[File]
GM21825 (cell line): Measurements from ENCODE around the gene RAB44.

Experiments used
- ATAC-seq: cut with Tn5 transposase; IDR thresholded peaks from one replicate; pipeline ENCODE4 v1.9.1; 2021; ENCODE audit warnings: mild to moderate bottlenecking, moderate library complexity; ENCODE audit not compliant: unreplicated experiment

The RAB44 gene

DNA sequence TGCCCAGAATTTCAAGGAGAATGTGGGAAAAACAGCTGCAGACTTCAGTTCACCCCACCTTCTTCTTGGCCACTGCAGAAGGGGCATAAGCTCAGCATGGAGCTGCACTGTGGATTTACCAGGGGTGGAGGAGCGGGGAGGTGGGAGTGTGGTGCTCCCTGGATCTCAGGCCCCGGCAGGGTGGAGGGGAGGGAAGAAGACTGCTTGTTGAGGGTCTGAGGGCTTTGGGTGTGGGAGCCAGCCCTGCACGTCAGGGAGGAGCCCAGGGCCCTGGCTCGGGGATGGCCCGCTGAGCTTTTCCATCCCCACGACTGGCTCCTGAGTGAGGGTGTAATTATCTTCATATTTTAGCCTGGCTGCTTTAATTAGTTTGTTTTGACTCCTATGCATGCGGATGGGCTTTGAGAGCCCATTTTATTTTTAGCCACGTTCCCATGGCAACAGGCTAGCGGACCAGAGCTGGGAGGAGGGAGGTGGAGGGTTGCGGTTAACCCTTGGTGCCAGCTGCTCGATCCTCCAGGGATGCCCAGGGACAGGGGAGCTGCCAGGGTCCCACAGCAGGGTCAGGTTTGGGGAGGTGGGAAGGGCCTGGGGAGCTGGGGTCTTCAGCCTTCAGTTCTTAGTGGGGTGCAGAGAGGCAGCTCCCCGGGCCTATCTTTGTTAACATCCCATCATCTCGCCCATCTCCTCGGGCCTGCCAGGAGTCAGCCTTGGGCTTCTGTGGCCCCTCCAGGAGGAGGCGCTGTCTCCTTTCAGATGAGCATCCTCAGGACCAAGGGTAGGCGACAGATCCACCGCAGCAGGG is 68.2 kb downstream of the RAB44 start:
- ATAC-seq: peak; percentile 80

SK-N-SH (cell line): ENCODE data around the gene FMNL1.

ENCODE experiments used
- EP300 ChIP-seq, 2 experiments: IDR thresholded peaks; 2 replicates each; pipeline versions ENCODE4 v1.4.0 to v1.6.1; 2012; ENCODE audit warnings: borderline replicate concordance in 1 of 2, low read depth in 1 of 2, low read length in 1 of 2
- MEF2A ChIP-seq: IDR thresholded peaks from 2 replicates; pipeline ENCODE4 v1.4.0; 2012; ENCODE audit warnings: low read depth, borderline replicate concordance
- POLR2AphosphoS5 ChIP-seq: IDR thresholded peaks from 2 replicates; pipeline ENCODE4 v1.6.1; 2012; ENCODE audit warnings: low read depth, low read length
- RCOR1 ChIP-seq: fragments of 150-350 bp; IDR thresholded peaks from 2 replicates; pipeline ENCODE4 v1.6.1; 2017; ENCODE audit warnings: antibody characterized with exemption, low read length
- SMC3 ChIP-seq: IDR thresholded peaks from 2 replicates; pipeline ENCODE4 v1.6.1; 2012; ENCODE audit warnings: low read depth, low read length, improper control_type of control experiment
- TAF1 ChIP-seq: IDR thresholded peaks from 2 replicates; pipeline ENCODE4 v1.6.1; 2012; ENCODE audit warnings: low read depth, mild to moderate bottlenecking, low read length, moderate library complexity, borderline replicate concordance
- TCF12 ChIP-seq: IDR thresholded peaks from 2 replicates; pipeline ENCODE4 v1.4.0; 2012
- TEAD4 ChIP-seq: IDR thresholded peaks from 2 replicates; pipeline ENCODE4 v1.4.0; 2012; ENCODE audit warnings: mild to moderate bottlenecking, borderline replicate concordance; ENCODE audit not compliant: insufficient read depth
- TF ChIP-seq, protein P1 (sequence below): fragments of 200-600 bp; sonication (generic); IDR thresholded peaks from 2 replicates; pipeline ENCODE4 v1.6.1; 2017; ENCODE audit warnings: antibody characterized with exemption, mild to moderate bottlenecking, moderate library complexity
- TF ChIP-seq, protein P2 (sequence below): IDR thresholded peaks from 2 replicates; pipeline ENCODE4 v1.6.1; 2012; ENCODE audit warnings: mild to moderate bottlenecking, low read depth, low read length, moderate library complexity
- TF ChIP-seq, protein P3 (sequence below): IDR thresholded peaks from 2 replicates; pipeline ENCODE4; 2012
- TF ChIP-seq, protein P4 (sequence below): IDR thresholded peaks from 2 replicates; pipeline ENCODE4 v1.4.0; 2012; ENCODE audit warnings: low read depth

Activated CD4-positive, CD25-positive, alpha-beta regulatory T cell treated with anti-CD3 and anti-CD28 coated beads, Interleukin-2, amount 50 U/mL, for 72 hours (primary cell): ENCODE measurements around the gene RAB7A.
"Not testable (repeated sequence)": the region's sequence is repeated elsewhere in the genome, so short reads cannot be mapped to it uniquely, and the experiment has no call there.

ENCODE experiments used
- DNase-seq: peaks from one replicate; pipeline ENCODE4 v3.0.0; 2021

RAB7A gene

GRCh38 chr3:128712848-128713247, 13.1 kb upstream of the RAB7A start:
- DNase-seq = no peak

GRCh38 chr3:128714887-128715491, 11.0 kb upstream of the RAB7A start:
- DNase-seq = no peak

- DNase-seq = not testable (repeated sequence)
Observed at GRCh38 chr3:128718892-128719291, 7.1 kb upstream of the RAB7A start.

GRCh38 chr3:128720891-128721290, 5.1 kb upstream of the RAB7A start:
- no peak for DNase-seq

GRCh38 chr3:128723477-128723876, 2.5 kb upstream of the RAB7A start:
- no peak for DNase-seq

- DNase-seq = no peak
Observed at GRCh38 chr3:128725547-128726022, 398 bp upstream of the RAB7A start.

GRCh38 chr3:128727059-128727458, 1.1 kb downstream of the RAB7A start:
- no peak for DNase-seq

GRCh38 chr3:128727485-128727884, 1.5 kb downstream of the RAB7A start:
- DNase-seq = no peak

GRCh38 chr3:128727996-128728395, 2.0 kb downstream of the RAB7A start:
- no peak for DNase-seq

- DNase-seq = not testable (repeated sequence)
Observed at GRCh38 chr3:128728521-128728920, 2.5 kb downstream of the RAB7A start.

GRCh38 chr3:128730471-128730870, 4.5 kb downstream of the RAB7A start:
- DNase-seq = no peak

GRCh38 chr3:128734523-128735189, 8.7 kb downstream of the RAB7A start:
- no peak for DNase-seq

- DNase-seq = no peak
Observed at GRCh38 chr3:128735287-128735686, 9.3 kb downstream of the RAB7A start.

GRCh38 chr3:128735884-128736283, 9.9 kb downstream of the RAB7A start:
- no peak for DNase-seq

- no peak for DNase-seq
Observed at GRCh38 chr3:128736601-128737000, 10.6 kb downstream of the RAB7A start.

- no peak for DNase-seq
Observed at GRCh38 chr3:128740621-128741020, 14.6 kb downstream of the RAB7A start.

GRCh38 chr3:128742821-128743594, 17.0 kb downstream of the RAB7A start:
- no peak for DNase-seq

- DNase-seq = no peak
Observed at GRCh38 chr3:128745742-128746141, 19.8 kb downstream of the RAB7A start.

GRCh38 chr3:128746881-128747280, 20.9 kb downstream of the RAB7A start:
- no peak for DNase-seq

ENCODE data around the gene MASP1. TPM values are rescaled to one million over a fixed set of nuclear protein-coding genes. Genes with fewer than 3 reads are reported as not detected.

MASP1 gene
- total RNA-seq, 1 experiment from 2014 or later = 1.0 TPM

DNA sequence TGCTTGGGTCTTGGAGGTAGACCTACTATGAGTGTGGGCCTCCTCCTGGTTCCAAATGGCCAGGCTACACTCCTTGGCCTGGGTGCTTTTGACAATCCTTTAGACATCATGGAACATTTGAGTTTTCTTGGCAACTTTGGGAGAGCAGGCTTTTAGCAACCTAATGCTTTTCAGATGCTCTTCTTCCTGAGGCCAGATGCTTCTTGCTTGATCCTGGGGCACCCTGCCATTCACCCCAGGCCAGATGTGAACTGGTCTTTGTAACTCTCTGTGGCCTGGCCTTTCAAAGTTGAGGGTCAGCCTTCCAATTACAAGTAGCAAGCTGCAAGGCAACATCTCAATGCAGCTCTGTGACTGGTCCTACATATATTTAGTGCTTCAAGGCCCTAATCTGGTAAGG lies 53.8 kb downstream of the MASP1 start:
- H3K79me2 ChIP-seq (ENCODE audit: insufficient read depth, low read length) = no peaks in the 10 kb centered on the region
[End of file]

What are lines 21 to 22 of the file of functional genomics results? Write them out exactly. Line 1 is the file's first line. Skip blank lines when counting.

Activated CD4-positive, CD25-positive, alpha-beta regulatory T cell treated with anti-CD3 and anti-CD28 coated beads, Interleukin-2, amount 50 U/mL, for 72 hours (primary cell): ENCODE measurements around the gene RAB7A.
"Not testable (repeated sequence)": the region's sequence is repeated elsewhere in the genome, so short reads cannot be mapped to it uniquely, and the experiment has no call there.